Were you comfortable with the interviewing process?
D: When we started, our vision was more of a conversation than an interview, and it just ended up evolving into that. Neither of us had any experience interviewing so it’s just something we’re still learning to this day, luckily we have the opportunity to interview someone new every week so our style is constantly evolving week-by-week.
How do you guys divide the interviewing duties?
C: Definitely a tag team effort. Sometimes, if one of us is a big fan of that weeks guest, Dono or myself might take the lead on preparing questions. But generally we both recruit skaters to come on the show and come up with questions together.
Was there a level of performance anxiety involved in hosting the podcast?
D: At first, absolutely, but not as much nowadays. I still feel it a bit when we’re interviewing the likes of Jake Phelps, Stevie Williams, P-Rod, etc. The live show we did at House of Vans was definitely an anxiety-ridden experience; luckily, we had someone like Elijah Berle who made sure we had some tequila shots in us before we went on stage!
Has it been hard to line up guests due to being based in Toronto?
C: We’ve had some stressful weeks where we are coming up with guests last-second, but we’ve learned from our mistakes and have been staying a good two or three weeks ahead of ourselves. Having a couple interviews in our back pocket allows us to go after guys we really want to interview.
Do you remember any episodes that may have taken a surprising turn? Did this throw you off?
D: The Jake Phelps interview took a turn for the worse/better right off the jump, this was an interview that Cephas had set up, so I had never spoken a word to Jake before. To have him snap on me for calling him “Phelps” right off the top was amazing—we were both dying laughing while trying to keep it together! Best start to an episode in the history of The Bunt hands down. I don’t think it threw us off; it probably excited us more than anything.
Have there been any Rapid Fire with Da Ghost sessions that really took you by surprise?
C: The behind-the-scenes answers are usually pretty great because everyone knows exactly who the last person on the sesh or worst style is but they can’t say it on wax. As far as “on wax call outs,” when Ben Blundell’s shoutout out Zach Barton as the last person he wanted on the sesh… that was super unexpected and hilarious.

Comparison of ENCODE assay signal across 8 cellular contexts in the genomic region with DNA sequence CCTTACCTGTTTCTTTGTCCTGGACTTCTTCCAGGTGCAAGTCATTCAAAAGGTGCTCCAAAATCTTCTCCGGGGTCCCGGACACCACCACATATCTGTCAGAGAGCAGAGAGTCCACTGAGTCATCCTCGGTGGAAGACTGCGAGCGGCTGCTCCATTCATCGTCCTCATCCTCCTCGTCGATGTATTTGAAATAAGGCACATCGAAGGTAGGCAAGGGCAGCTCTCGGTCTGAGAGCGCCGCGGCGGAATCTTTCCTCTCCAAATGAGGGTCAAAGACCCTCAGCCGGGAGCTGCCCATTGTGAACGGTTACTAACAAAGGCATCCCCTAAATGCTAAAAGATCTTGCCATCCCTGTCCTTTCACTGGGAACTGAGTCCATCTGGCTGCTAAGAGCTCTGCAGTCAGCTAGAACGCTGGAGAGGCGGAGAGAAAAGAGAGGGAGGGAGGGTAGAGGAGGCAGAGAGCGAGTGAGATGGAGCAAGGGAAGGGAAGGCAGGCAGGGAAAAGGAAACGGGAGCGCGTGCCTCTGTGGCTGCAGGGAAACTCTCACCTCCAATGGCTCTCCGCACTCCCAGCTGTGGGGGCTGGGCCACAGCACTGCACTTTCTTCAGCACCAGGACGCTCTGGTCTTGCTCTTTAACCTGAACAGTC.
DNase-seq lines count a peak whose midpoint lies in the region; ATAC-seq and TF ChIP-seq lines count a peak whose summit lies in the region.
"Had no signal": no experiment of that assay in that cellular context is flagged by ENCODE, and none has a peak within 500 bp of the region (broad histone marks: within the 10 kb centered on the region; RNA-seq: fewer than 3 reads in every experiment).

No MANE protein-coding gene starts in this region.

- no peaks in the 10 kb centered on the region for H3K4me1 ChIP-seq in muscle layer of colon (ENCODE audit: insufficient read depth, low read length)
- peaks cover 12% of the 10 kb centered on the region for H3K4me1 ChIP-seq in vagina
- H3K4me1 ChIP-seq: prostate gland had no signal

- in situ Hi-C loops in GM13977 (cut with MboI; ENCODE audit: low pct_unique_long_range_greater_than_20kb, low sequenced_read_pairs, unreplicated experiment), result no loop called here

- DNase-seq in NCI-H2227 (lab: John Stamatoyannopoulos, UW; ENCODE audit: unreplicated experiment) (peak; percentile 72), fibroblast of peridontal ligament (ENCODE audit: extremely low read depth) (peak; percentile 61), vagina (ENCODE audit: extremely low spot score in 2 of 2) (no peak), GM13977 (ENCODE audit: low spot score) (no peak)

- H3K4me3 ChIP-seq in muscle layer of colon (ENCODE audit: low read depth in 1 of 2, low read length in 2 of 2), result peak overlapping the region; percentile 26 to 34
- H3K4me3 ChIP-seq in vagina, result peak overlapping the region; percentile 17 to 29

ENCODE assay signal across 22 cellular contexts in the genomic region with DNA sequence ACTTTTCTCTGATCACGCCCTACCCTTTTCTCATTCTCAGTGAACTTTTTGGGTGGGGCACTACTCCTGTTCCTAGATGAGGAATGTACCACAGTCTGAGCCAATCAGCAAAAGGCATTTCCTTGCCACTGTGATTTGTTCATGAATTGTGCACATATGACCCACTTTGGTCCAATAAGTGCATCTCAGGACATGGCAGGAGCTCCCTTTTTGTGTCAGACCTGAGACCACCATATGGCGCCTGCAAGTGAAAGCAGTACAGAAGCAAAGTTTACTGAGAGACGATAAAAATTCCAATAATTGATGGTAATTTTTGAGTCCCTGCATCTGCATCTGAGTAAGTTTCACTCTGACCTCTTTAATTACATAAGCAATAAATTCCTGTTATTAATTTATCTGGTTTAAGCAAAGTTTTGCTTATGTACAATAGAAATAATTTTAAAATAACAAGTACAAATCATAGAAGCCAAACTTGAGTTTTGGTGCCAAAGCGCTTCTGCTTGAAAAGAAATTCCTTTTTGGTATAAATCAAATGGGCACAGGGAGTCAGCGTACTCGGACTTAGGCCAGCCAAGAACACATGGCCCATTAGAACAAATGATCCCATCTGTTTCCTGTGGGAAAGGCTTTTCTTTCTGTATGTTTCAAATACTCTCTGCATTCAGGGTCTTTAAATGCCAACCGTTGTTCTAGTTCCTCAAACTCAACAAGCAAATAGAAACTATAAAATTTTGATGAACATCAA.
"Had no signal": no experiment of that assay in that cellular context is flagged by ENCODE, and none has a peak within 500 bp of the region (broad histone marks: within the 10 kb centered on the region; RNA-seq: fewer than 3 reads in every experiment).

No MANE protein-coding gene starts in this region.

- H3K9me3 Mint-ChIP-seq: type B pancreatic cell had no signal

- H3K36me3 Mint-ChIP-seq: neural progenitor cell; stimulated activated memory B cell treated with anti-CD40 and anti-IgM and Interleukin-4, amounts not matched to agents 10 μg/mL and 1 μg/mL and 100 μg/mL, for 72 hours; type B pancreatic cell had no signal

Was it tricky to get guests to be candid with you? Does the intimidation factor fade away after a while?
D: I think with every interview it gets more and more candid as the guest gets comfortable talking with us. Some people open up right away and have no problem sharing stories, and with others it just takes time. Some of the guys we interview we’ve been watching and looking up to since we were kids, so having our first encounter be us interviewing them can be a bit intimidating, but that feeling is starting to wear off.
Was there a guest you wish you could go back and interview again?
C: That happens almost every week. There’s always a question or two you wish you had asked. With Phelps I was mad at myself for not asking for a box and asking him to give Donovan advice in his quest for SOTY.
Do you have a dream guest? Any specific questions in mind?
D: A dream guest for me would be Scott Kane, he was a huge influence on us as kids and his am/pro part in Bootleg 3000 was one of the best ever. Just to pick his brain about that part and kind of disappearing from the skate scene when he was at such a high level. Scott, if you’re reading this, let’s make it pop!
What is your opinion on the current state of podcasting?
C: Podcasting is in a great state right now. It’s almost getting a little bit oversaturated but we can’t complain. There aren’t too many in skateboarding so that works for us. So many sports shows and radio shows end up releasing their content as a podcast and so many celebrities give it a whirl to see if they can get enough of an audience to sell some ads. I think it’s great, though; podcasts changed my life for the better way back in 2007. Countless hours of manual labor and mundane tasks have been a whole lot more enjoyable with a podcast in my ear.
Do you pay attention to comments on social? Do you find any value in negative comments and trolling?
D: Not so much anymore, maybe in the beginning when we were just starting. Honestly, I feel that if you pay too close attention to the trolling and negative comments you start to overthink it and do things differently. You can’t please everyone, and that’s something we’re okay with.
What role do podcasts play in your everyday life?
C: It’s kind of scary how much I listen to podcasts. I’m always plugged into something. If I’m watching a show on my laptop and go to the bathroom I’ll throw a podcast on for those couple minutes; if I walk anywhere, take public transit, or am in any situation where I don’t need to use my brain, I’m listening to a podcast.
What does the future hold for The Bunt?
D: Our website [www.thebuntlive.com] just went live last month, so continuing to work on that, a new clothing collection, another live show, and like we said from day one, we’re going to find a way to be in Tokyo covering the Olympics in 2020 [laughs].